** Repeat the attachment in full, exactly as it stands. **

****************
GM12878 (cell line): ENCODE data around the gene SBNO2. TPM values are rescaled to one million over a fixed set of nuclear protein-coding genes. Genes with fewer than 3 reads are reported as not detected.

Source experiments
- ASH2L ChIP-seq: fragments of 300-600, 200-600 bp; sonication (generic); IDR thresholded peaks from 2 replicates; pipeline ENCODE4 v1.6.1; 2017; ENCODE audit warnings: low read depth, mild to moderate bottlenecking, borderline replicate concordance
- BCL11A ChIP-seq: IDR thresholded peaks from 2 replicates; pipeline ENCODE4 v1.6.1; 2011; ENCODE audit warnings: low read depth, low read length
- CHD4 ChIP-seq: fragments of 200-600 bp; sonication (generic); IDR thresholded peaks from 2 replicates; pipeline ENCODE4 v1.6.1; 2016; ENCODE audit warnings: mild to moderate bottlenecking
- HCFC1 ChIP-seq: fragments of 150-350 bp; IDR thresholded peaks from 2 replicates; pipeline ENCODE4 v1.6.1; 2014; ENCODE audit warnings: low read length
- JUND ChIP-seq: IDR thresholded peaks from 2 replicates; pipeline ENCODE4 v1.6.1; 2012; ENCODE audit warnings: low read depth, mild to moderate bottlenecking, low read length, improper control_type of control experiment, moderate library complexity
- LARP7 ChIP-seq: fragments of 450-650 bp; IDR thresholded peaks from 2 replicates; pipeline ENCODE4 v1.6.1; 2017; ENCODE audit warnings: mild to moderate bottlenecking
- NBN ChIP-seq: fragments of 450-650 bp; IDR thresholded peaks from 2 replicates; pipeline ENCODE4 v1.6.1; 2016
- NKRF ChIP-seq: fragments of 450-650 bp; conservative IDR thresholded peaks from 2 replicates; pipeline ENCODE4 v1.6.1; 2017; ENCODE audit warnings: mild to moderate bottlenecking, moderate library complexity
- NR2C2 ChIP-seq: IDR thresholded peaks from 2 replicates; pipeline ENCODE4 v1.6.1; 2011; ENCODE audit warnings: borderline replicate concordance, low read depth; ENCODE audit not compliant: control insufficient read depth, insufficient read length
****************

GM12878 (cell line): ENCODE data around the gene SBNO2. TPM values are rescaled to one million over a fixed set of nuclear protein-coding genes. Genes with fewer than 3 reads are reported as not detected.

Source experiments
- ASH2L ChIP-seq: fragments of 300-600, 200-600 bp; sonication (generic); IDR thresholded peaks from 2 replicates; pipeline ENCODE4 v1.6.1; 2017; ENCODE audit warnings: low read depth, mild to moderate bottlenecking, borderline replicate concordance
- BCL11A ChIP-seq: IDR thresholded peaks from 2 replicates; pipeline ENCODE4 v1.6.1; 2011; ENCODE audit warnings: low read depth, low read length
- CHD4 ChIP-seq: fragments of 200-600 bp; sonication (generic); IDR thresholded peaks from 2 replicates; pipeline ENCODE4 v1.6.1; 2016; ENCODE audit warnings: mild to moderate bottlenecking
- HCFC1 ChIP-seq: fragments of 150-350 bp; IDR thresholded peaks from 2 replicates; pipeline ENCODE4 v1.6.1; 2014; ENCODE audit warnings: low read length
- JUND ChIP-seq: IDR thresholded peaks from 2 replicates; pipeline ENCODE4 v1.6.1; 2012; ENCODE audit warnings: low read depth, mild to moderate bottlenecking, low read length, improper control_type of control experiment, moderate library complexity
- LARP7 ChIP-seq: fragments of 450-650 bp; IDR thresholded peaks from 2 replicates; pipeline ENCODE4 v1.6.1; 2017; ENCODE audit warnings: mild to moderate bottlenecking
- NBN ChIP-seq: fragments of 450-650 bp; IDR thresholded peaks from 2 replicates; pipeline ENCODE4 v1.6.1; 2016
- NKRF ChIP-seq: fragments of 450-650 bp; conservative IDR thresholded peaks from 2 replicates; pipeline ENCODE4 v1.6.1; 2017; ENCODE audit warnings: mild to moderate bottlenecking, moderate library complexity
- NR2C2 ChIP-seq: IDR thresholded peaks from 2 replicates; pipeline ENCODE4 v1.6.1; 2011; ENCODE audit warnings: borderline replicate concordance, low read depth; ENCODE audit not compliant: control insufficient read depth, insufficient read length